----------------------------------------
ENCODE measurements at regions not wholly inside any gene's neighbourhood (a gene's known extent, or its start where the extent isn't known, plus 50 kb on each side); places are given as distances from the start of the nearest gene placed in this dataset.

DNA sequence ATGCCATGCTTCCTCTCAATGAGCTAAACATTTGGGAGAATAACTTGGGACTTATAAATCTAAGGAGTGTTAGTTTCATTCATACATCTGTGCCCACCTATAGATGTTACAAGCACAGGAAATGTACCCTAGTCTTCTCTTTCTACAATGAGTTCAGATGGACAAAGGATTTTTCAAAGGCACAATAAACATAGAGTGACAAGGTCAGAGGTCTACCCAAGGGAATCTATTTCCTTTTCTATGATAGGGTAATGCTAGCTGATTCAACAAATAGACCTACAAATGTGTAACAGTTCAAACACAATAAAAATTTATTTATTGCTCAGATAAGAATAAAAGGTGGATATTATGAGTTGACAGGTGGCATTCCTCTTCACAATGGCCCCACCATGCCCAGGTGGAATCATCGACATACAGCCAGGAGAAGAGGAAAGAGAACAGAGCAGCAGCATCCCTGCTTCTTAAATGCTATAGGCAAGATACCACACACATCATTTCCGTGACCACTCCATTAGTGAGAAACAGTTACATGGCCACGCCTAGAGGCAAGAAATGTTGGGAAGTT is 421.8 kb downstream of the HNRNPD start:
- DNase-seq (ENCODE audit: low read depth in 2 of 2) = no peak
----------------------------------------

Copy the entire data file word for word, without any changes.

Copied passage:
ENCODE measurements at regions not wholly inside any gene's neighbourhood (a gene's known extent, or its start where the extent isn't known, plus 50 kb on each side); places are given as distances from the start of the nearest gene placed in this dataset.

DNA sequence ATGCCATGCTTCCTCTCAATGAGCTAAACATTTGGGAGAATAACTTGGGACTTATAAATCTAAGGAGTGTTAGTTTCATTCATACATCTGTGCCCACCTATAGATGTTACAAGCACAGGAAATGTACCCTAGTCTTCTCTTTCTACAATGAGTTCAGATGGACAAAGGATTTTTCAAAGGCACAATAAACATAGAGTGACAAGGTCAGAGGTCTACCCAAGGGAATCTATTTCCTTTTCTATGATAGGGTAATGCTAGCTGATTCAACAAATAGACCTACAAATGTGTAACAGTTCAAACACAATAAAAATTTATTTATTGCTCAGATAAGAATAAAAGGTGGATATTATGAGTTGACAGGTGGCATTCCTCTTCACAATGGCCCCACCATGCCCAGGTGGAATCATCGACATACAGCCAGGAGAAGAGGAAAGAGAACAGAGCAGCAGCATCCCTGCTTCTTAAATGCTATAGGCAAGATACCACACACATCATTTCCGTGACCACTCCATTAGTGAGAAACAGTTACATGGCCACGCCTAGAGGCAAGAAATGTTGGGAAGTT is 421.8 kb downstream of the HNRNPD start:
- DNase-seq (ENCODE audit: low read depth in 2 of 2) = no peak